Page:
Give your dog a 'pawdicure': trimming your dog's claw doesn't have to be a stressful experience.here are some helpful tips.
Rex in the City
If you live in the city, chances are good that your dog walks predominantly on sidewalks and asphalt. Although these hard surfaces will naturally wear down his claws as he strolls or jogs, most dogs still need to have their claws trimmed or a regular basis. Plan on trimming them about every three to four weeks, depending upon how quickly they grow. (Tip: if his claws are making a "click, click, click" sound when he walks, it's time to pull out the clippers.)
Quick Work of Claw Trimming
If you have ever trimmed your dog's claws, you are aware of the "quick," a blood vessel that runs down the middle of each claw. Cut the claw too short, and it will bleed and cause discomfort to your dog, If you accidentally cut the quick, blot the area with a cotton ball or tissue until the bleeding stops or dab the area with a styptic pencil, which will immediately stem the flow of blood.
The Three T's: Touch, Trim, Treat
Does your dog scan trembling at the mere sight of the clippers? Don't despair. If you follow the Three T's, he'll go from cowardly to courageous in no time.
Touch: Dogs are tactile creatures and they respond to a gentle touch and soft voice. With this in mind, take some time to massage the pads of your dog's feet and stroke his claws. If possible, begin this desensitizing process when he's a puppy. You may find it necessary to repeat this process frequently for several days before he allows you to trim his claws without a fuss.
Trim: Okay, the big day is here: Your dog's first pedicure! Begin by finding a comfortable position in which to sit or stand. If you're standing, place your dog in front of you on a cable or other sturdy surface. Some dogs may feel more at ease standing, while others prefer to sit or lie down. (If you're really lucky, he may even nod off during the procedure). Take hold of each paw, one at a time, press on the pad so that the claw protrudes, and begin trimming, moving quickly yet gently. Unless the claw is white and you can see where the blood vessel ends, only take off small amounts in multiple passes rather than cutting off all the excess at once. Remember to trim the dew claws, which are located on the inner surface of the paw.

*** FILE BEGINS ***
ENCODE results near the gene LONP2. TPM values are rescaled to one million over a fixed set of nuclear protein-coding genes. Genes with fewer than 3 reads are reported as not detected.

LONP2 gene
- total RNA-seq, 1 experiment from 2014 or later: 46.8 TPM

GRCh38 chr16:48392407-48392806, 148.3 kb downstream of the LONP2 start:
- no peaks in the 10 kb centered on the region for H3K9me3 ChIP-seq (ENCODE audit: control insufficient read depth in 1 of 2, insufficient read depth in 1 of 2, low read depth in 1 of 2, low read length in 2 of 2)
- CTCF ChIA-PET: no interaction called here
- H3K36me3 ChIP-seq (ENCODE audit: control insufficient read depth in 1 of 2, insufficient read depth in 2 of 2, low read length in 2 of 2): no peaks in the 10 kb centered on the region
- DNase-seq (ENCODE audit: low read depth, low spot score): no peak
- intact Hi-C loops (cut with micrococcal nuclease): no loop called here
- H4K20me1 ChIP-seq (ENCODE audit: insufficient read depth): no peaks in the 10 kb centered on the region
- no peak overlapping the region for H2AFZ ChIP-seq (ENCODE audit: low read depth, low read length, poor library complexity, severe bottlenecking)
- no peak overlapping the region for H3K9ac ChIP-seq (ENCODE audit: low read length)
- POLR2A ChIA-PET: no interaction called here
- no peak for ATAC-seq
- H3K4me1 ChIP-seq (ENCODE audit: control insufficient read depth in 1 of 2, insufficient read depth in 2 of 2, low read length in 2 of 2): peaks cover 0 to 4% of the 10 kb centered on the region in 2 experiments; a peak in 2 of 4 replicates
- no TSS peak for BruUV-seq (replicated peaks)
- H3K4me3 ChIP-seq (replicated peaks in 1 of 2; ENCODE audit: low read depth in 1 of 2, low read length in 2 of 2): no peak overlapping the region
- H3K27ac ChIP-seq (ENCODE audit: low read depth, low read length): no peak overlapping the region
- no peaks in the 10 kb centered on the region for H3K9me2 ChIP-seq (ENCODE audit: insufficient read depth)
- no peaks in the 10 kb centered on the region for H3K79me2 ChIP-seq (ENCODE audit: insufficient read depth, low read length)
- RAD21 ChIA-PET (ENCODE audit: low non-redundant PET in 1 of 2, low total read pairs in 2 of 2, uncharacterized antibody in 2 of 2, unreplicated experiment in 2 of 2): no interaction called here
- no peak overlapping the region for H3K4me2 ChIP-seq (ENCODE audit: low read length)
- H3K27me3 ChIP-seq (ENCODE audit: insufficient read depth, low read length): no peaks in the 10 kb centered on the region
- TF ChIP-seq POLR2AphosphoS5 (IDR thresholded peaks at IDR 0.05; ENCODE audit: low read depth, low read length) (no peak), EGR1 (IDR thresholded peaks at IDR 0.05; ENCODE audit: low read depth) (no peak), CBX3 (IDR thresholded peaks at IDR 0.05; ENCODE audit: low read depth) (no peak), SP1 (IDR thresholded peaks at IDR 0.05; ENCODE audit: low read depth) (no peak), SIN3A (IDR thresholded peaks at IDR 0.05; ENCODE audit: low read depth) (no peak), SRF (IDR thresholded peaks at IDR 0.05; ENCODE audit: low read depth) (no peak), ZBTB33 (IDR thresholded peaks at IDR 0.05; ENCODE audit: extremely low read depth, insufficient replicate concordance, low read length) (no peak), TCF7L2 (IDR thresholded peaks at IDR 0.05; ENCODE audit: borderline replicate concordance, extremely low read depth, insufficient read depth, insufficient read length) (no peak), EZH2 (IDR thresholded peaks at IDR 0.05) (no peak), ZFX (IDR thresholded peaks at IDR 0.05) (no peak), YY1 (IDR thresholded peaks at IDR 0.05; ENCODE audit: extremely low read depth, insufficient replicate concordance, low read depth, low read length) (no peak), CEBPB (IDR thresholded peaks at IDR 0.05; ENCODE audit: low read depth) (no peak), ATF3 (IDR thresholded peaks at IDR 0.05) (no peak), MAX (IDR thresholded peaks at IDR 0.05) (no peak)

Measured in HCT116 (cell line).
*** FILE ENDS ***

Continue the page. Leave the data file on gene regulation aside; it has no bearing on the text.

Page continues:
Jason Fiedtkou, owner of For Paws Salon in Santa Barbara, California, and a dog groomer for the past six years, offers this suggestion: "If your dog resists, try placing him on his side or on his back and grasping his two back legs (or two front legs) in one hand while clipping the claws with the Other." If your dog is particularly wiggly, you may find it necessary to employ the assistance of a friend or spouse.
Treat: Whew, you're almost done; now comes the fun part. Praise your dog for cooperating and give him a treat. Over time, he should become accustomed to having his claws trimmed and may even look forward to the pampering session.
If you still feel uncomfortable trimming your dog's claws, make an appointment with a groomer or your veterinarian. For a nominal fee, they will give your dog a pawdicure that would win the approval of any true fashionista.
RELATED ARTICLE: The Eduipment you'll Need
Are you confused by the variety of tools available to trim your dog's claws? Here's a handy guide to assist you in making the right purchase. The following supplies can be found at most pet stores or in pet-supply catalogues.
* Clippers: There are many sizes and styles available, depending on the size and age of your dog. (Older dogs tend to have thicker claws, which can be more difficult to cut.) Replace or sharpen when the blades get dull.
* Grinder; A grinder can be used alone or in conjunction with clippers. This tool will smooth and round the edges of the claw.
* Stypic Pencil: You should keep this on hand to stop any bleeding.
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|Title Annotation:||Helpful Hints|
|Author:||Stevens, Karen Lee|
|Date:||Sep 1, 2008|
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